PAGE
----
If drugged, there is a good chance we will not make needed changes. Pain produces the necessary impulse to do the things we need to do to improve our lives … quit a job, End a relationship, learn a new trade, develop our minds or bodies, move to a new city, make new friends, cut back on the drinking … depression is necessary and useful.

It gets worse … bored kids sitting in school need to be cut loose. School these days is mostly about absorbing the known, preparing for the big day when they take the ACT or SAT, two tests that measure our memorization skills. Granted, a good memory is part of being smart, but the tests are regurgitation exercises. Scoring well on them means that another good mind has been sidetracked into trivia.

The people who designed our education system know this. They do not want schools to produce people who know how to think properly, cut through bullshit, resist advertising, see through “news,” or resist that ever-present campus military recruiter.

They want automatons. If they have to drug the kids to produce the right brain vapor to make kids lose their anxiety and fidgeting while memorizing crap, so be it. They don’t care. A sign that a bright young mind is drugged: The kid stares into space. Maybe even drools. It is sad to see.

I would say that psychiatrists are racketeers, but I have too much respect for the people who run numbers or Fantasy Football or public lotteries to pair them with that profession. They are engaged honest, straightforward fraud. The profession of psychiatry is somewhere beneath grave robber, but perhaps above necrophiliac. I do give them that.

17 thoughts on “Quacks

  1. We used to build schools to educate kids. Now, we “educate” kids so we can build more and bigger schools. And local property owners, always looking out for kids’ best interest, of course, volunteer to pay higher property taxes, over and over again. Talk about brainwashed. It’s wharehousing, nothing more, so parents can both work and scurry about to consume the right stuff to hang with the right crowd. This goes far deeper than anything a “shrink” can fix. Sheesh!

    Liked by 1 person

  2. All writers and readers of this webpage are obviously sick, to be diagnosed with ODD.
    Take you meds, and your pathological desire to defy our much-loved and god-like authorities will soon wane !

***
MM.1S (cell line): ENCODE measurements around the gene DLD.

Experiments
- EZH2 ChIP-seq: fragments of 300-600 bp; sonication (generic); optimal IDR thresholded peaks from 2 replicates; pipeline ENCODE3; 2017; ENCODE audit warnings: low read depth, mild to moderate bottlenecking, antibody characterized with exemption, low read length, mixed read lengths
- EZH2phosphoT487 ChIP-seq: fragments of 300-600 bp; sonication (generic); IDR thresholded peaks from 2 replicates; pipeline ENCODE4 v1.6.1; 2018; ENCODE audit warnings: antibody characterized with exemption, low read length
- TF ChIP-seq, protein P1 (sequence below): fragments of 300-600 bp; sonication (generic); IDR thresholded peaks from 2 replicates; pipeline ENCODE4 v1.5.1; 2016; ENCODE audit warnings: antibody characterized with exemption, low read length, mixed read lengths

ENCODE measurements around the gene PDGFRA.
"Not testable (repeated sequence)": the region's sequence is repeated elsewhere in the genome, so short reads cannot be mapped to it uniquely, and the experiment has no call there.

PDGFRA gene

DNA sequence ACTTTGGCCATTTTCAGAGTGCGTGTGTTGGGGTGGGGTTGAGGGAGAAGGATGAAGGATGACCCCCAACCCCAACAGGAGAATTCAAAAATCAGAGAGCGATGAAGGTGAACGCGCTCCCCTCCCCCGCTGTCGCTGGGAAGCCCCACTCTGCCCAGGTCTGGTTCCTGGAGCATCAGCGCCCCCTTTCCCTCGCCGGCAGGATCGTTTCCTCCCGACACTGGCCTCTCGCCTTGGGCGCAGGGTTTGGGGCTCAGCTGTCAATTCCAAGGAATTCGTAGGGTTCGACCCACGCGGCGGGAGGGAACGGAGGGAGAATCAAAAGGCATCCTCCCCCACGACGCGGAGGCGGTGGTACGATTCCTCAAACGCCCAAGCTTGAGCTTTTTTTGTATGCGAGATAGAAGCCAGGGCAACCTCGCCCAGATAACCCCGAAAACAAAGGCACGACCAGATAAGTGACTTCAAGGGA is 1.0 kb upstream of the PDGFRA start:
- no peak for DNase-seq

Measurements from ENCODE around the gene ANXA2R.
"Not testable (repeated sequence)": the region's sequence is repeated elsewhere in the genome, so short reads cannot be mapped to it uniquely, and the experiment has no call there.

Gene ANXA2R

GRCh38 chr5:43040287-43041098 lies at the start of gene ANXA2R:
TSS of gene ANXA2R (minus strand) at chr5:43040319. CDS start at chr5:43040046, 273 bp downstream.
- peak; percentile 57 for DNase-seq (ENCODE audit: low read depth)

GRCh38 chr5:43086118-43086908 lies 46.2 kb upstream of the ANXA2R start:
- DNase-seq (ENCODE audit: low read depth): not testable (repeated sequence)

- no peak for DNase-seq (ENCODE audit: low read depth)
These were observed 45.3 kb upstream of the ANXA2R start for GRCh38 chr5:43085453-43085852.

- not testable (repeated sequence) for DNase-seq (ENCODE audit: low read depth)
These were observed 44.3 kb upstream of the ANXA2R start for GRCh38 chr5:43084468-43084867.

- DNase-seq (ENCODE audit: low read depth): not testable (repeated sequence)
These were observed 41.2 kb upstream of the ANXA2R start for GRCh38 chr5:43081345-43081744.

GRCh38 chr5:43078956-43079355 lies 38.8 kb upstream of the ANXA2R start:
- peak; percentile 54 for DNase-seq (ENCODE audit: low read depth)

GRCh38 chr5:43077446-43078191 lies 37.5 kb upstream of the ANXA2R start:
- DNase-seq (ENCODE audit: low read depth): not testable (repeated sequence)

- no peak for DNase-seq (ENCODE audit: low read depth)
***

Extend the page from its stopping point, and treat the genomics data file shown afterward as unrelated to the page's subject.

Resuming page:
Liked by 1 person

  3. Mark, this piece hits the bull’s-eye dead center.

    For some great insights into the quackery that is modern psychiatry, readers should look for books by Thomas Szasz, R.D. Laing, and Seth Farber. There is a Wikipedia page on “Anti-psychiatry,” but it hardly does justice to the strength of the objections by the dissidents from within the ranks of the secular priesthood that psychiatry has become.

    My kids will soon be out of grade school. I can hardly wait. I feel so sorry for them for the idiocies they have to endure. It does not surprise me that so many kids turn to pot, booze, or video-game addictions to numb the pain of their long days on the mindless hamster wheel of education in the 21st century.

    I have work connections to some summer youth camps. With every meal, the medical staff spends half an hour and more handing out doses of psych meds to the youngsters. It is just appalling. Mark, thanks be to whatever guiding spirit led you to reject this route for your son. Good Lord, the long-term side effects of those poisons are horrible. The pharmaceutical-psychiatric-industrial complex is creating a generation of cripples. With the evidence for this in plain sight, it is hard not to believe that this is intentional …

    Liked by 1 person

    1. Thanks … I have never thought about that episode with my son as anything more than instinctual, but I will take a “guiding hand” on my back too. And yes, it is appalling what they are doing to these bright young kids.

      Liked by 1 person

  4. I first noticed the effects of florescent lights at a raptor lecture. The bald eagle was going bananas. Humans lack the eagle’s eyesight, but take that same frequency into the brain. Hours, days, years. I think it adds up. The flicker of florescent lighing may itself be enough to gradually drive some people mad. https://www.ncbi.nlm.nih.gov/pubmed/9557586

    Daylight for students! Or better yet, no brick, mortar and florescent at all. Go to online/home schooling for better results.

    Liked by 1 person

    1. There is more to that.
      Not only does the flickering influence the brain via it’s characteristic frequencies (think “EEG frequencies” and “entrancement”), but the spectral components of light do as well.
      The artificial light of fluorescent and LED lamps is extremely poor spectrally, compared to sun light and incandescent bulbs, and is blue-shifted, to keep you from relaxing and having good sleep.
      Assuming malicious intentions behind decisions of supranational entities like the EU, no wonder the banned the incandescent bulb.
      Not to forget the mercury in the fluorescent tubes…


  5. Thanks Mark. I can distinctly remember my first act of rebellion. I was in 6th grade so this would have been the late 60’s. They (the “educators”) decided to seat the students in a circle so that we could talk about our “feelings”. I immediately saw through this ruse and was having none of it. Curiously, the controllers decided to abandon this project. The attempted controls on “recess” (a period of time when the proceedings of a parliament, committee, court of law, or other official body are temporarily suspended) were equally squashed.